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Companies have yet to apply analytics to human resources — but that’s about to change. And lessons learned in applying analytics to customer-focused areas can help avoid mistakes in strategic workforce decisions.
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Competition for digitally savvy talent has never been higher, but companies’ methods for acquiring and keeping the skilled employees they need are outmoded. Whether they want to develop capabilities in employees or tap on-demand talent markets — or some mix of both — human resources directors need to experiment with new talent management models.
Companies aiming to be competitive in the long term do not see safety and productivity as trade-offs. Research drawn from multiple studies conducted with the support of companies, unions, and regulators in the United States and Canada finds no evidence that protecting the workforce harms competitiveness. “Once companies understand that safety is not the enemy of efficiency,” the authors write, “they can begin to build organizational safety capabilities.”
In MIT Sloan Management Review‘s 2015 Digital Business Report, we found that lack of digital maturity has profound implications for talent acquisition and retention. The vast majority of employees (80%) say they prefer to work for digitally mature companies — which means that if your company isn’t there yet, it may soon cost you valuable talent.
To manage a first-rate data science or quant group, leaders need to build an engaging environment, get the team the resources it needs and balance being involved while also staying out of the way. In banking, for example, division managers generally don’t review loan applications. But in analytics, the most successful leaders engage regularly in hands-on research and continue to publish regularly even as they move up the executive ladder. By staying active in line research, analytics managers are able to hone their abilities to judge how difficult projects are and how long they will take.
The process of managing a data science research effort “can seem quite messy,” writes MIT Sloan’s Roger M. Stein. That can be “an unexpected contrast to a field that, from the outside, seems to epitomize the rule of reason and the preeminence of data.” While businesses are hiring more data scientists than ever, many struggle to realize the full organizational and financial benefits from investing in data analytics. This is forcing some managers to think carefully about how units with analytics talent are structured and managed.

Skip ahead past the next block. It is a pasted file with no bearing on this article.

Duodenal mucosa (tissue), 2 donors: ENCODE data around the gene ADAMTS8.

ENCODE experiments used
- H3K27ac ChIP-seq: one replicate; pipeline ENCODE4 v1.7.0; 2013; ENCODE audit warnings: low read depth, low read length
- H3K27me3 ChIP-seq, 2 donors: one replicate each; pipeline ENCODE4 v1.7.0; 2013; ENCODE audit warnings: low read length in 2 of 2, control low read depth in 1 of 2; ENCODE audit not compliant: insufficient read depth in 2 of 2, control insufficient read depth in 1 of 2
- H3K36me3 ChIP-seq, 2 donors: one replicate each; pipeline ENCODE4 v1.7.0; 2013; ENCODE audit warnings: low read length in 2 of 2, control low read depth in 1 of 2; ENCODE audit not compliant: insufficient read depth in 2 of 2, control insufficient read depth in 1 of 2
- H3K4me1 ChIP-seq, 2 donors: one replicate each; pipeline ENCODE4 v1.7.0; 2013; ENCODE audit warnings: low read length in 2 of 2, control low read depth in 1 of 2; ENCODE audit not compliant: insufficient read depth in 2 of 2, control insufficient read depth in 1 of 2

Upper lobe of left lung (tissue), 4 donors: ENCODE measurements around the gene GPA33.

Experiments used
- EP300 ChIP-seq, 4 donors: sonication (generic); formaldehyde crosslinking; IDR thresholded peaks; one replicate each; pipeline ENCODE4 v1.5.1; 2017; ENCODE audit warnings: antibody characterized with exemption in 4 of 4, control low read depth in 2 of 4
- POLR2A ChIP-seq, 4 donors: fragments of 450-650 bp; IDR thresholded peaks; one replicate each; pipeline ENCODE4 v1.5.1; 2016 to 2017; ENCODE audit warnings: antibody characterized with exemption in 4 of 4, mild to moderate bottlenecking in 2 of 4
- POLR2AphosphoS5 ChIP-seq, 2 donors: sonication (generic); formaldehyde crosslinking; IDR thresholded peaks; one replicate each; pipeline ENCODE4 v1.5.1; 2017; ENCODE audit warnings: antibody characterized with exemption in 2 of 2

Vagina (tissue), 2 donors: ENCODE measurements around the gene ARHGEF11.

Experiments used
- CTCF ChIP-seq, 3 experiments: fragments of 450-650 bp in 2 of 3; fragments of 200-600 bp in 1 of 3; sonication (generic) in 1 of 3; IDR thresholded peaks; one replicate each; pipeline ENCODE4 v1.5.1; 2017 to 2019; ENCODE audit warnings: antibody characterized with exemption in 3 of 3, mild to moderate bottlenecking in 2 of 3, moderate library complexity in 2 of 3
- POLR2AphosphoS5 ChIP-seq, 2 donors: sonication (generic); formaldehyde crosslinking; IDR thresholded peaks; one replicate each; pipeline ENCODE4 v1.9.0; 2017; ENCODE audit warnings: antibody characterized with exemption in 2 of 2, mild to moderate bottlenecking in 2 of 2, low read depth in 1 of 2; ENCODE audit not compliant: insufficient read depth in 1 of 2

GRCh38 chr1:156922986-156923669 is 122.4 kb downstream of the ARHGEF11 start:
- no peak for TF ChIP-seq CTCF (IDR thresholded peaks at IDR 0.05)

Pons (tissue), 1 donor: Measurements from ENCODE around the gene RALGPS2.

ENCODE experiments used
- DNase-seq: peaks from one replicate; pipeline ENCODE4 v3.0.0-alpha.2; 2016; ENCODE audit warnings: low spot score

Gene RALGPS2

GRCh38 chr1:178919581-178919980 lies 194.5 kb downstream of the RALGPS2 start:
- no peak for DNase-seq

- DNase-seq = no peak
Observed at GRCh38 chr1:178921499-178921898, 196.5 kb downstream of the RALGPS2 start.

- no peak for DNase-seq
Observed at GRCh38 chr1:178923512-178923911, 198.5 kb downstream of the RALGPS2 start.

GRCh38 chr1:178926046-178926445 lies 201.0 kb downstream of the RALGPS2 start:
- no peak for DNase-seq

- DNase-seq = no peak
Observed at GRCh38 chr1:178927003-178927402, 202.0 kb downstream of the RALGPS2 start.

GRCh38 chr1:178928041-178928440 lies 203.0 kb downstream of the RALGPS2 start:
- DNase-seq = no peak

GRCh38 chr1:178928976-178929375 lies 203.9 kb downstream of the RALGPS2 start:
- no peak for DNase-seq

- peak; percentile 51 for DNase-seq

Intermountain Healthcare is leading the way in data driven healthcare. In an example from Intermountain’s own operating rooms, the use of data to measure the impact of standardized surgeon attire on infection rates resulted in a significant drop in those rates. The infection control scenario is just one result from decades of work at Intermountain to build a data culture. Over the years, clinicians have learned to work together on a concerted effort to bring data based insights to clinicians and managers.
A key finding from the 2015 digital business research report by MIT Sloan Management Review and Deloitte indicates that strategy, not technology, drives digital transformation. An infographic illustrates some of the primary features of a digitally transformed business, as highlighted in the report. The infographic also illustrates the importance of digital maturity to employees across all age groups and industries and the keys to making digital transformation happen.
There are clear signs that the movement to democratize data is making real progress. Barriers such as infrastructure, culture, tools, and governance that once kept data access limited are quickly eroding. But access to data isn’t enough: Data democratization also requires knowing how to work with data and understand data analysis tools and techniques. Without these capabilities, the data democracy is only an illusion — and most people are still unable to participate fully.
Social media is a tool that allows autistic workers to better express their unique abilities — and tech companies are taking notice. Software giants such as SAP and Microsoft are now actively looking to hire people with autism, and SAP plans to have autistic employees make up at least 1% of its workforce by the year 2020. “Only by employing people who think differently and spark innovation will SAP be prepared to handle the challenges of the 21st century,” says Luisa Delgado, a member of the SAP executive board.